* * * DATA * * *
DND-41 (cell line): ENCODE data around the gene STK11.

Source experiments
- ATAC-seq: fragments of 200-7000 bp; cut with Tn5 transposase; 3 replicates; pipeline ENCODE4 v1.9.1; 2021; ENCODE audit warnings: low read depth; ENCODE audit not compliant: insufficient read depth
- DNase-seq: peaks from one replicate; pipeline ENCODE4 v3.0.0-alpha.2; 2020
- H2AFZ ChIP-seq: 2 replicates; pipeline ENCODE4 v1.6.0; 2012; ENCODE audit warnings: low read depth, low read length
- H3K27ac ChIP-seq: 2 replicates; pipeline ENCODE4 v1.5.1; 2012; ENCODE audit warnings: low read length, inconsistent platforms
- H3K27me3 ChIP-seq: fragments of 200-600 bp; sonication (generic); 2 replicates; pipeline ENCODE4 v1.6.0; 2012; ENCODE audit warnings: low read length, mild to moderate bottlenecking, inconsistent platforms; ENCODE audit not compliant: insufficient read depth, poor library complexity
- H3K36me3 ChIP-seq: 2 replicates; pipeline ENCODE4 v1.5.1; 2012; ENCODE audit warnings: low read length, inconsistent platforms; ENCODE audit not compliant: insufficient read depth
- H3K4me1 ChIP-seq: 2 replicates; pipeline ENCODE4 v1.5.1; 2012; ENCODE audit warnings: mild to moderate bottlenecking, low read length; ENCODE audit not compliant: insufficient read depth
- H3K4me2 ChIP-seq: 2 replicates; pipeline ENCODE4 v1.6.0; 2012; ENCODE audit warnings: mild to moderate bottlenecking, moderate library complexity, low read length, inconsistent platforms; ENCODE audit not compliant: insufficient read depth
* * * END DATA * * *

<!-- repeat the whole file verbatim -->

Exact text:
DND-41 (cell line): ENCODE data around the gene STK11.

Source experiments
- ATAC-seq: fragments of 200-7000 bp; cut with Tn5 transposase; 3 replicates; pipeline ENCODE4 v1.9.1; 2021; ENCODE audit warnings: low read depth; ENCODE audit not compliant: insufficient read depth
- DNase-seq: peaks from one replicate; pipeline ENCODE4 v3.0.0-alpha.2; 2020
- H2AFZ ChIP-seq: 2 replicates; pipeline ENCODE4 v1.6.0; 2012; ENCODE audit warnings: low read depth, low read length
- H3K27ac ChIP-seq: 2 replicates; pipeline ENCODE4 v1.5.1; 2012; ENCODE audit warnings: low read length, inconsistent platforms
- H3K27me3 ChIP-seq: fragments of 200-600 bp; sonication (generic); 2 replicates; pipeline ENCODE4 v1.6.0; 2012; ENCODE audit warnings: low read length, mild to moderate bottlenecking, inconsistent platforms; ENCODE audit not compliant: insufficient read depth, poor library complexity
- H3K36me3 ChIP-seq: 2 replicates; pipeline ENCODE4 v1.5.1; 2012; ENCODE audit warnings: low read length, inconsistent platforms; ENCODE audit not compliant: insufficient read depth
- H3K4me1 ChIP-seq: 2 replicates; pipeline ENCODE4 v1.5.1; 2012; ENCODE audit warnings: mild to moderate bottlenecking, low read length; ENCODE audit not compliant: insufficient read depth
- H3K4me2 ChIP-seq: 2 replicates; pipeline ENCODE4 v1.6.0; 2012; ENCODE audit warnings: mild to moderate bottlenecking, moderate library complexity, low read length, inconsistent platforms; ENCODE audit not compliant: insufficient read depth